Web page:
Listening is a Catalyst for Change, United Methodist Women Learn; Latin 'Orquesta Candela Rocks House with Multicultural Melodies'
by Yvette Moore
Anaheim, CA, May 6, 2006- Actress-playwright Anna Deavere Smith used gifts of listening and storytelling to nudge nearly 7,000 United Methodist Women to do even more for the cause of justice in the world.
Ms. Smith's dramatic and spell-binding representations of stories she has gathered during more than two decades of advocacy demonstrates the need for people to simply begin talking to one another to better understand problems and the world.
Her one-woman show during Friday evening's session was timely for an organization which has focused on justice issues around the globe.
The dramatic vignettes were based on the voices and stories of thousands of people she's interviewed for decades. Better understanding through listening was the common thread of her stories. When we listen, we understand, and when we understand, we can free ourselves from the things that bind us.
Ms. Smith pulled pieces from her voices of people touched directly by racially charged incidents in Los Angeles, Calif., and Brooklyn, N.Y., after the Los Angeles and Brooklyn-Crown Heights racial riots. She examined the civil unrest after police acquittals in the Rodney King beating and the tensions between Blacks and Hasidic Jews in New York.
Ms. Smith researched the two plays by traveling to the communities to talk and listen to people, then using their words to transform herself into characters for stage.
She also shared vignettes from her new one-woman drama regarding health as she explored the voice of a woman imprisoned in Baltimore. She was married to an abusive man, who beat her young daughter to death, then asked for help in covering up the incident. She spoke about the concepts of power, desperation, and what keeps some people bound and oppressed.
Attending a week-long integrated denominational youth meeting one summer had a great impact on Ms. Smith, who has United Methodism at her roots.
"I'd gone to school in integrated situations, but my church in Baltimore was all black," she said. "This was a different idea about my religious experience, living with and being with Whites in this environment, which was intimate, relating to God and people who were mentoring me spiritually."
Contemporary-language versions of the Bible were used at the meeting along with interactive workshops that encouraged participants to talk and listen.
"It was a powerful time," she said. "The church was having to listen differently. The United Methodist Church knew it had to find new ways to reach out to what its future was going to be."
These and other experiences helped Ms. Smith understand as a young artist that she couldn't develop the voice she needed for her craft without first developing an ear, she said.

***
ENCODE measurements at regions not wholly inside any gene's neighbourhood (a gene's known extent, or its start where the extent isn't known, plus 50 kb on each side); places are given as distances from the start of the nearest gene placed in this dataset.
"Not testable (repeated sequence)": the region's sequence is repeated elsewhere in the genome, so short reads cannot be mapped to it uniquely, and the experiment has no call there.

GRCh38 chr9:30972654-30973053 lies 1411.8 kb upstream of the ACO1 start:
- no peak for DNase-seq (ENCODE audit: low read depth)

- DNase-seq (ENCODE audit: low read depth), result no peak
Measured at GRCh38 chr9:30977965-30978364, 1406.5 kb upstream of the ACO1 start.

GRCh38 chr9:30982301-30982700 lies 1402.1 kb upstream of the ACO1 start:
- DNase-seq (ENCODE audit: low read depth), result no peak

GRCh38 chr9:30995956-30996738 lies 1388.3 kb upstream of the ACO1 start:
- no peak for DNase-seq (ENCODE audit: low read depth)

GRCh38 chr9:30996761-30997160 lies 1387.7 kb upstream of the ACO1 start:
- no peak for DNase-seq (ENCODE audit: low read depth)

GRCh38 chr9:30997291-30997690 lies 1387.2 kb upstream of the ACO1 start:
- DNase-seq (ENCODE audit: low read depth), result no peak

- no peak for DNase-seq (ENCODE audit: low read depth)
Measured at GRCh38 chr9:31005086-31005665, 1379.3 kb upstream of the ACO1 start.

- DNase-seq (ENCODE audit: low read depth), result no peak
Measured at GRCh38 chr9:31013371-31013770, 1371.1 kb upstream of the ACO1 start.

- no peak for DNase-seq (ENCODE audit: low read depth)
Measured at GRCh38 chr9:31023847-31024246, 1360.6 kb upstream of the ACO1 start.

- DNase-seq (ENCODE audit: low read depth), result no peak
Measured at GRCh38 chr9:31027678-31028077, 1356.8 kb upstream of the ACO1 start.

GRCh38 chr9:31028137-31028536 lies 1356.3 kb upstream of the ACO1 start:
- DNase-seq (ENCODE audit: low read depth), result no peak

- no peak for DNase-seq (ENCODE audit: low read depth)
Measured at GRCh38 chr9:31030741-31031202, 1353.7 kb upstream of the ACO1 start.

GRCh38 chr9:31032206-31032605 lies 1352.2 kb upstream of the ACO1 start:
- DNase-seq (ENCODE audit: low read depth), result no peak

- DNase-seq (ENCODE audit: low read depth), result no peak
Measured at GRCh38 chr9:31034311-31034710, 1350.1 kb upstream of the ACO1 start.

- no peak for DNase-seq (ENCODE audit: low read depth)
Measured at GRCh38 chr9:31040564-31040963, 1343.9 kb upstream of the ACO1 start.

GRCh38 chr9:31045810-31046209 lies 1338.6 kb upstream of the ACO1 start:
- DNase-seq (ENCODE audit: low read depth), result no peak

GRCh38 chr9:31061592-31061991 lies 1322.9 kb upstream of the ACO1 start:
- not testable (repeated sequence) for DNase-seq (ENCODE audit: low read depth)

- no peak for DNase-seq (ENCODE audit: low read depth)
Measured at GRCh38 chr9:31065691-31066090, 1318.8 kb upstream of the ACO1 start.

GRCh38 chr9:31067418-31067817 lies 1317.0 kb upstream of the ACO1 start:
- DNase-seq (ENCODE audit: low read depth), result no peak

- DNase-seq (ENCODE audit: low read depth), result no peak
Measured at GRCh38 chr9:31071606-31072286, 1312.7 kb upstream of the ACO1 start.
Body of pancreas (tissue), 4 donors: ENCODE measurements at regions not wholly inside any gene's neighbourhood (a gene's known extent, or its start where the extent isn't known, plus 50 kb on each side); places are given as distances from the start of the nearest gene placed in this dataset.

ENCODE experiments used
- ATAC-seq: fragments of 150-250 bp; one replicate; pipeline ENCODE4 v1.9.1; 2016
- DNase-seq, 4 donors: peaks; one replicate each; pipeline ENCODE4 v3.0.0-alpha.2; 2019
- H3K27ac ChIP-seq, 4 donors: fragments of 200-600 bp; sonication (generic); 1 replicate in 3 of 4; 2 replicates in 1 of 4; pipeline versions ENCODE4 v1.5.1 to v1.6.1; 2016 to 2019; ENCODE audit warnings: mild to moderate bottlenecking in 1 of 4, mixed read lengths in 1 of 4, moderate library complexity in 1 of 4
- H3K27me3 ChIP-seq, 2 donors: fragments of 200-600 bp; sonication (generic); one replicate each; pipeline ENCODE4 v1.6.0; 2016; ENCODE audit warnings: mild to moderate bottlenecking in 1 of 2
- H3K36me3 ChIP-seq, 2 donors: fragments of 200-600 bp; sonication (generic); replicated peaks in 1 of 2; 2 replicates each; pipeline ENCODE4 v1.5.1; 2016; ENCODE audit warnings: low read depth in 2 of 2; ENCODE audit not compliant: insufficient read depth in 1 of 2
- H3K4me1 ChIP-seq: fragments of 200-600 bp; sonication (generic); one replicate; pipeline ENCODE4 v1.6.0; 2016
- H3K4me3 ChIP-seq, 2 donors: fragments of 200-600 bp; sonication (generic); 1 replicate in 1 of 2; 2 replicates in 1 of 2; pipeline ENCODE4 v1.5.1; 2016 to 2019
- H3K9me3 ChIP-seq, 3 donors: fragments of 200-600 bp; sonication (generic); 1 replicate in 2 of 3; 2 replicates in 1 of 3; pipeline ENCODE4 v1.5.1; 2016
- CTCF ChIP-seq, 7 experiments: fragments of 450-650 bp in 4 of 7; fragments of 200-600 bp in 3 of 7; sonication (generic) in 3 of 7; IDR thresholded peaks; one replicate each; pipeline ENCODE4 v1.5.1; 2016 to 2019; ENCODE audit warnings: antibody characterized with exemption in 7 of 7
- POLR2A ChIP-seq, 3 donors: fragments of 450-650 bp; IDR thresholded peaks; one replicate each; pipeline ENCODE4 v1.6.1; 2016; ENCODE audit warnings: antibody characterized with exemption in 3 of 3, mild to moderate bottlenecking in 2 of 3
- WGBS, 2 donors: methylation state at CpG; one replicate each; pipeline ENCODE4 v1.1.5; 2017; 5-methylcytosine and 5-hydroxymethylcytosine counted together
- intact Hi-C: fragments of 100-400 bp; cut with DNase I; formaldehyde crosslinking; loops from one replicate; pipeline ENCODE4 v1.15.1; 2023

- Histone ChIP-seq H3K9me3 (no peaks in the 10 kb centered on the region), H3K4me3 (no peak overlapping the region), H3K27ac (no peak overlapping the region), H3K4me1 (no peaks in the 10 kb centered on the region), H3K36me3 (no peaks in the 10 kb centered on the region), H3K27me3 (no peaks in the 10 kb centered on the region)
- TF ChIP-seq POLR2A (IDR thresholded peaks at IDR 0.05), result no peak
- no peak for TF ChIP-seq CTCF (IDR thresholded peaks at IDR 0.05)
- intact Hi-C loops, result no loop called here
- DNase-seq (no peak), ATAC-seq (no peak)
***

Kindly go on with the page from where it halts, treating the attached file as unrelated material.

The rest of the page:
Ms. Smith has traveled to Louisiana twice since Hurricane Katrina to listen to the stories of the people who survived the storm. One story she explored came in the voice of a woman who became a leader in the Motel 6, where she sought shelter. Her story personified the desperation of the children who'd lost everything, were deemed troublemakers, and about which no one seemed to remember.
She listened to people at Charity Hospital in Baton Rogue; people who lost their homes; a trumpet player; and prisoners, who after the storm had to swim to the buses that evacuated them to prisons as far away as Florida.
"When I was in New Orleans, many people who wept while I interviewed them said, 'that's the first time I cried,'" Ms. Smith said. "To me, that's the biggest compliment. If you're in the presence of a person who is really listening to you, you can hear yourself in a way that you haven't before. If I've done that properly, and people experience themselves when they're talking to me, then the language they have on my tape recorder has them in it. It is in my best interest to get out of the way, to let them really be themselves; not to say what they 'should' say. And let them know that that's just fine. In fact, it's perfect."
Preceding Ms. Smith's performance, the Los Angeles-based Orquesta Candela performed as part of an effort to introduce the gathering to the diversity of its organization and the hosting city.
Candela means fire. That's the energy Orquesta Candela, a Latin Christian band, brought to the performance.
"We're going to rock the house," said Steve Morales, leader of the Los Angeles-based band, which features salsa and meringue rhythms behind a Christian message of love, hope and peace performed in English and Spanish. "It's a blessing to be at Assembly."
Formed in 2000 with four players, Orquesta Candela has grown, adding 10 performers and the music from their respective cultures and homelands. Band members are from Mexico, Guatemala, Colombia, Puerto Rico, El Salvador and the United States.
"Emotionally, spiritually, somehow God put us all together," said lead singer Rosemary Perich. "We're a spiritual family. Now we are able to transmit love through our music. Whether it be for young people or older people, our message is: If you have talents, use them for God."
The Women's Division represents United Methodist Women, an organization of nearly one-million members, whose purpose is to foster spiritual growth, develop leaders and advocate for justice. Members raise close to $25 million a year for programs and projects related to women, children and youth in the United States and in more than 100 countries around the world.